Thursday, March 3, 2011

Hard Times, Tough Talk

In March 1934, Colonel Louis Howe, President Franklin Roosevelt’s longtime political advisor, forwarded to an assistant to Attorney General Homer Cummings a letter from a Mr. S. H. Jackness on New York City. The letter does not survive in the Justice Department’s files, but apparently Jackness detailed the piteous circumstances he endured as clerk in one of the city’s law firms and asked FDR to help him persuade the National Recovery Administration to adopt a code for apprentices and law clerks. The task of drafting a reply for the President fell to Alexander Holtzhoff, a career lawyer and irritant to New Dealers. Holtzhoff proposed that FDR inform Jackness that his letter was being forwarded to the NRA and that he wished the young lawyer well. He would have the president conclude on a sterner note:
However, no worthy and ambitious young man desirous of attaining a place in the legal profession should be deterred or discouraged by the financial obstacles and difficulties confronting him in the early years of his career. Arduous toil and unremitting struggles have always been the portion of the law student and of the young lawyer. You have likely read the well known story of the great English advocate Erskine, who is said to have stated that he was emboldened to make his first important argument in a court of law by the thought that his little children were plucking his robe and begging for bread. You are undoubtedly also aware that many of the leaders, present and past of the American Bar, had a difficult financial struggle during the years of their law studies and the early period of their professional career.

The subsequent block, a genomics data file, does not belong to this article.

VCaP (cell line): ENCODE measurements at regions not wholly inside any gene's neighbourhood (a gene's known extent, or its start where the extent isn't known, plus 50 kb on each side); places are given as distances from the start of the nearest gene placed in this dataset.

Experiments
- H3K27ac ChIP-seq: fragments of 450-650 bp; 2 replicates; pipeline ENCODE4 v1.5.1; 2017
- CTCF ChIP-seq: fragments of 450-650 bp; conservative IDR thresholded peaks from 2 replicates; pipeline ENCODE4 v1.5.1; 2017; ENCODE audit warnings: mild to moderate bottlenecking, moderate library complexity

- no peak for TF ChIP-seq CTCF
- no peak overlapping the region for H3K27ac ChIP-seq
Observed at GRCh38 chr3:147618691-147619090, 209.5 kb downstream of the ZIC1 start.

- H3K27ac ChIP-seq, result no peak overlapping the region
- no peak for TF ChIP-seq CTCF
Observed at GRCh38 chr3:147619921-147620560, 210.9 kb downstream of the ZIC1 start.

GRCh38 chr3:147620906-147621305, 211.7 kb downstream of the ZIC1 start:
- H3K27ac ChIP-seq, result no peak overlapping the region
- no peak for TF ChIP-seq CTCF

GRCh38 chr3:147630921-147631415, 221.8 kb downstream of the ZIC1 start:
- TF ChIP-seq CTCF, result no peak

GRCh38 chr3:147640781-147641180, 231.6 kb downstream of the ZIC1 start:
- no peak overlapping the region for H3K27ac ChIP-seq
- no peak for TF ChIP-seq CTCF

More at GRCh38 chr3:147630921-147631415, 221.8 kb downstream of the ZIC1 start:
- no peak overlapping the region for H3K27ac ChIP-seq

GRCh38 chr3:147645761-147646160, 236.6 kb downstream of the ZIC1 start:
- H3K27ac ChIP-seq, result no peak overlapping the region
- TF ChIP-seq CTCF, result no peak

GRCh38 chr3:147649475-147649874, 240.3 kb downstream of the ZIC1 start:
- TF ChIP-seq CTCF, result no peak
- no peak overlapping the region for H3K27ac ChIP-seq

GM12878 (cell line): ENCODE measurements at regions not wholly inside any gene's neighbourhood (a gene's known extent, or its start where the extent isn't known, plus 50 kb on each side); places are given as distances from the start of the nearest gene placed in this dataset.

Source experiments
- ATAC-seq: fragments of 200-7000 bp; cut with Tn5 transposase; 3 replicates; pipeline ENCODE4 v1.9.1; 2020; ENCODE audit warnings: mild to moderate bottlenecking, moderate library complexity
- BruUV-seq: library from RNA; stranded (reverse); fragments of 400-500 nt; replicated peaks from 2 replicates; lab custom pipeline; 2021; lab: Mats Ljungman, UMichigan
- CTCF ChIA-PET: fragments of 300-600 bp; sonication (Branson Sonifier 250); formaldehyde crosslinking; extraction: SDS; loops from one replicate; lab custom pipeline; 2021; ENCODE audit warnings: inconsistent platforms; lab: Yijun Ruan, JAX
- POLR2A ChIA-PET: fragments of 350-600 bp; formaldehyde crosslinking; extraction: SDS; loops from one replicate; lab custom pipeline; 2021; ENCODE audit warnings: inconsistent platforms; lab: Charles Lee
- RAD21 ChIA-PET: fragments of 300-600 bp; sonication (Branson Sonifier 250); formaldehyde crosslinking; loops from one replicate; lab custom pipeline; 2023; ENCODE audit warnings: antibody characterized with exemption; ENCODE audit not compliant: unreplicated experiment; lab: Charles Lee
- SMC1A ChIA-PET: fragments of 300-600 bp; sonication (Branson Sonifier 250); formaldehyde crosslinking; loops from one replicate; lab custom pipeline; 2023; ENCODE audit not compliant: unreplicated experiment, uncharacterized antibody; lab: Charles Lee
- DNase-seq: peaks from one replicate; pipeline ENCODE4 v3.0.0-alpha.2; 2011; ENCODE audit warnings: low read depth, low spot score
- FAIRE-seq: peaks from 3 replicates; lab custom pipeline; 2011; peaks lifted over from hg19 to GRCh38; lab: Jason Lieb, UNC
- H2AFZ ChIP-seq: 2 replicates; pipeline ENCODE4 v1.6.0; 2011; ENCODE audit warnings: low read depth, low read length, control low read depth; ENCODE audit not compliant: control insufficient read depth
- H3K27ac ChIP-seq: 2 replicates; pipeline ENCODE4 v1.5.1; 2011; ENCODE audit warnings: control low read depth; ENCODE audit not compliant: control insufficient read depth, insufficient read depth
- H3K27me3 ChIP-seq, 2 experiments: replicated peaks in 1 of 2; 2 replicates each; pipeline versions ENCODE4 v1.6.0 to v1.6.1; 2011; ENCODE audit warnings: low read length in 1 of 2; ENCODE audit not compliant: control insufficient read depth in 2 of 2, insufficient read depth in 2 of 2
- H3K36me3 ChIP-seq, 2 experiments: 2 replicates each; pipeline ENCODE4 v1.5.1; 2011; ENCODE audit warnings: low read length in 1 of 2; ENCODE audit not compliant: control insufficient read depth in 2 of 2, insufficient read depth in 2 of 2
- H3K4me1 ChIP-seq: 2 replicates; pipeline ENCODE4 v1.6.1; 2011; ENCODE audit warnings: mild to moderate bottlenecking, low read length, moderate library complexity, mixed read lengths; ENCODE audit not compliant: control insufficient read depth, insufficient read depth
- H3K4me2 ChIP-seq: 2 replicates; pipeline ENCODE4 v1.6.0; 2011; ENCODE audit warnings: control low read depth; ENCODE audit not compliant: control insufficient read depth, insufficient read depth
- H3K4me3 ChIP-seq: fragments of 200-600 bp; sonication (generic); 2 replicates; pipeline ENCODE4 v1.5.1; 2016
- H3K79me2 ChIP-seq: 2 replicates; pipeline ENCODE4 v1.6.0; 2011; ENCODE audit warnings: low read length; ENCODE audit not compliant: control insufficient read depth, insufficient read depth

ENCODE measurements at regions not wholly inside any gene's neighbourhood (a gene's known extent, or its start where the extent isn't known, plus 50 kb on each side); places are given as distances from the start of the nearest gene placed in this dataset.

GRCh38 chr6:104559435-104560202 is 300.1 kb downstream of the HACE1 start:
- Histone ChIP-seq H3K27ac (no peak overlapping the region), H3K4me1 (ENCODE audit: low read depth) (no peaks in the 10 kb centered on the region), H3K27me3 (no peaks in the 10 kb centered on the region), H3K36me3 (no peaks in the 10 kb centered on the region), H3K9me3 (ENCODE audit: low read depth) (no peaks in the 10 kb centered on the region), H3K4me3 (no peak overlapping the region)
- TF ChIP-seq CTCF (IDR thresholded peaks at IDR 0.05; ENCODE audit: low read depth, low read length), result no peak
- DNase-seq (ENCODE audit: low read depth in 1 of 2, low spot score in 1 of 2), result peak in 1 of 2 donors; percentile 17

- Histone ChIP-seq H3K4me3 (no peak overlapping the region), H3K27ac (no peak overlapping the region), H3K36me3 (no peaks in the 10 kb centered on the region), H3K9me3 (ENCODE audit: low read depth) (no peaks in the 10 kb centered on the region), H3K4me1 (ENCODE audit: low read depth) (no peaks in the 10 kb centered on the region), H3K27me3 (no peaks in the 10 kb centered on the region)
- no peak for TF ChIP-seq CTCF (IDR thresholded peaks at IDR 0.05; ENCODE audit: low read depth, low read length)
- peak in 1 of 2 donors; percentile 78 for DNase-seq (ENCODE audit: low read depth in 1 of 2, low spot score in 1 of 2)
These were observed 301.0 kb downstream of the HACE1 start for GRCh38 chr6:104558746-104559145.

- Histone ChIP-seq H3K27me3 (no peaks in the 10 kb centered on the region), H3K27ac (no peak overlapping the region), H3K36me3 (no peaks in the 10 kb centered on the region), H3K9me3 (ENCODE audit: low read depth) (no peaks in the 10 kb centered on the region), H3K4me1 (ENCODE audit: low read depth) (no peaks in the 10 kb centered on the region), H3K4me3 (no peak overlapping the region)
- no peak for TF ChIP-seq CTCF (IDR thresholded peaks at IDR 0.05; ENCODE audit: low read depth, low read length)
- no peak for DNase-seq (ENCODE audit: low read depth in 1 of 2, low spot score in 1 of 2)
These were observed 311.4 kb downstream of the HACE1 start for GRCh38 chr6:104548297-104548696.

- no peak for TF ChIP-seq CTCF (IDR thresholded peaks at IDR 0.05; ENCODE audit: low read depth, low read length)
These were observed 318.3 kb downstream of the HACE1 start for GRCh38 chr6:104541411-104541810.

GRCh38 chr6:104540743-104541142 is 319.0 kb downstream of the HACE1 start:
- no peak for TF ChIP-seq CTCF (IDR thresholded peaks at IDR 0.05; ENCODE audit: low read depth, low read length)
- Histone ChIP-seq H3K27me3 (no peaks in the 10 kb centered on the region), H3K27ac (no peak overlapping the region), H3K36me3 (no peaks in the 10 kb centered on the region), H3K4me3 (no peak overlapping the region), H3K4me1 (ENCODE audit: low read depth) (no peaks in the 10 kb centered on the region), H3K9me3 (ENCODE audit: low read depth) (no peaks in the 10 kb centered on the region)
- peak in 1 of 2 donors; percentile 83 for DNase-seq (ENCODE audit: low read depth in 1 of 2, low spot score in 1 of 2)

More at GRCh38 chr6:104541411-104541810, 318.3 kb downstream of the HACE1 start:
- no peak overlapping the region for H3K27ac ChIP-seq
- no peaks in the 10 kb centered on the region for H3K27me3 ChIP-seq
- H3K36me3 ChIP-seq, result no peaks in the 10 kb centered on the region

One hopes that Roosevelt came up with his own, less admonishing response.

Image credit: Alexander Holtzhoff